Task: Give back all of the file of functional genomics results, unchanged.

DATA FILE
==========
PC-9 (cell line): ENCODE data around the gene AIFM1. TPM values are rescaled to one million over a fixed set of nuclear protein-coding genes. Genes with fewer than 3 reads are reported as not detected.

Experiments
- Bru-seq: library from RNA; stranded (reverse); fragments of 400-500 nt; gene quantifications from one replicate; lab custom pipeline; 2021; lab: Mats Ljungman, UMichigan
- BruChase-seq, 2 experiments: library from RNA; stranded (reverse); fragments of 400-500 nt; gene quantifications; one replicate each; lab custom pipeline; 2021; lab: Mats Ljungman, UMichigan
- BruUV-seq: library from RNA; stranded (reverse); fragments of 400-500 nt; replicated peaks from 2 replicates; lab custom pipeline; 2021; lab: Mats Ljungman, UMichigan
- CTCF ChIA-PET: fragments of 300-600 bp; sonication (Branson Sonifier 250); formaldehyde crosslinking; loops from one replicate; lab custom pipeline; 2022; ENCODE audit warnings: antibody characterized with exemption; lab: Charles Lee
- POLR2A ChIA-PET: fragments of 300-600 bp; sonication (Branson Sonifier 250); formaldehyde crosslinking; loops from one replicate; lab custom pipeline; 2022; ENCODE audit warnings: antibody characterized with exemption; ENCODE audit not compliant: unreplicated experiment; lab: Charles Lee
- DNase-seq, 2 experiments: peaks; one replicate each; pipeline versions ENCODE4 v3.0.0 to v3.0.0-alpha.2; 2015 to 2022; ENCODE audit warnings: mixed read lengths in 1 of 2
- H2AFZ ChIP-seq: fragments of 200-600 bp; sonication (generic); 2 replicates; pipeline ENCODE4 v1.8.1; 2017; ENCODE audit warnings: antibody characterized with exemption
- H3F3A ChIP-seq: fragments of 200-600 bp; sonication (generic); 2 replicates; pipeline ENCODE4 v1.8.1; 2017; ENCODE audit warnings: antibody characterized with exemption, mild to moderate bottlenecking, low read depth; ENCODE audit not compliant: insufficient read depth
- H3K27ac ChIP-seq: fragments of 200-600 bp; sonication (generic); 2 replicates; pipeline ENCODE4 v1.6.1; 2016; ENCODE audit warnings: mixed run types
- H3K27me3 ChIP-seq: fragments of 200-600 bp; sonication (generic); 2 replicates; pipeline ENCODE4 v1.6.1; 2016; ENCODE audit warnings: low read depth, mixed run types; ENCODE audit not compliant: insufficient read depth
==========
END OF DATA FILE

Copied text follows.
PC-9 (cell line): ENCODE data around the gene AIFM1. TPM values are rescaled to one million over a fixed set of nuclear protein-coding genes. Genes with fewer than 3 reads are reported as not detected.

Experiments
- Bru-seq: library from RNA; stranded (reverse); fragments of 400-500 nt; gene quantifications from one replicate; lab custom pipeline; 2021; lab: Mats Ljungman, UMichigan
- BruChase-seq, 2 experiments: library from RNA; stranded (reverse); fragments of 400-500 nt; gene quantifications; one replicate each; lab custom pipeline; 2021; lab: Mats Ljungman, UMichigan
- BruUV-seq: library from RNA; stranded (reverse); fragments of 400-500 nt; replicated peaks from 2 replicates; lab custom pipeline; 2021; lab: Mats Ljungman, UMichigan
- CTCF ChIA-PET: fragments of 300-600 bp; sonication (Branson Sonifier 250); formaldehyde crosslinking; loops from one replicate; lab custom pipeline; 2022; ENCODE audit warnings: antibody characterized with exemption; lab: Charles Lee
- POLR2A ChIA-PET: fragments of 300-600 bp; sonication (Branson Sonifier 250); formaldehyde crosslinking; loops from one replicate; lab custom pipeline; 2022; ENCODE audit warnings: antibody characterized with exemption; ENCODE audit not compliant: unreplicated experiment; lab: Charles Lee
- DNase-seq, 2 experiments: peaks; one replicate each; pipeline versions ENCODE4 v3.0.0 to v3.0.0-alpha.2; 2015 to 2022; ENCODE audit warnings: mixed read lengths in 1 of 2
- H2AFZ ChIP-seq: fragments of 200-600 bp; sonication (generic); 2 replicates; pipeline ENCODE4 v1.8.1; 2017; ENCODE audit warnings: antibody characterized with exemption
- H3F3A ChIP-seq: fragments of 200-600 bp; sonication (generic); 2 replicates; pipeline ENCODE4 v1.8.1; 2017; ENCODE audit warnings: antibody characterized with exemption, mild to moderate bottlenecking, low read depth; ENCODE audit not compliant: insufficient read depth
- H3K27ac ChIP-seq: fragments of 200-600 bp; sonication (generic); 2 replicates; pipeline ENCODE4 v1.6.1; 2016; ENCODE audit warnings: mixed run types
- H3K27me3 ChIP-seq: fragments of 200-600 bp; sonication (generic); 2 replicates; pipeline ENCODE4 v1.6.1; 2016; ENCODE audit warnings: low read depth, mixed run types; ENCODE audit not compliant: insufficient read depth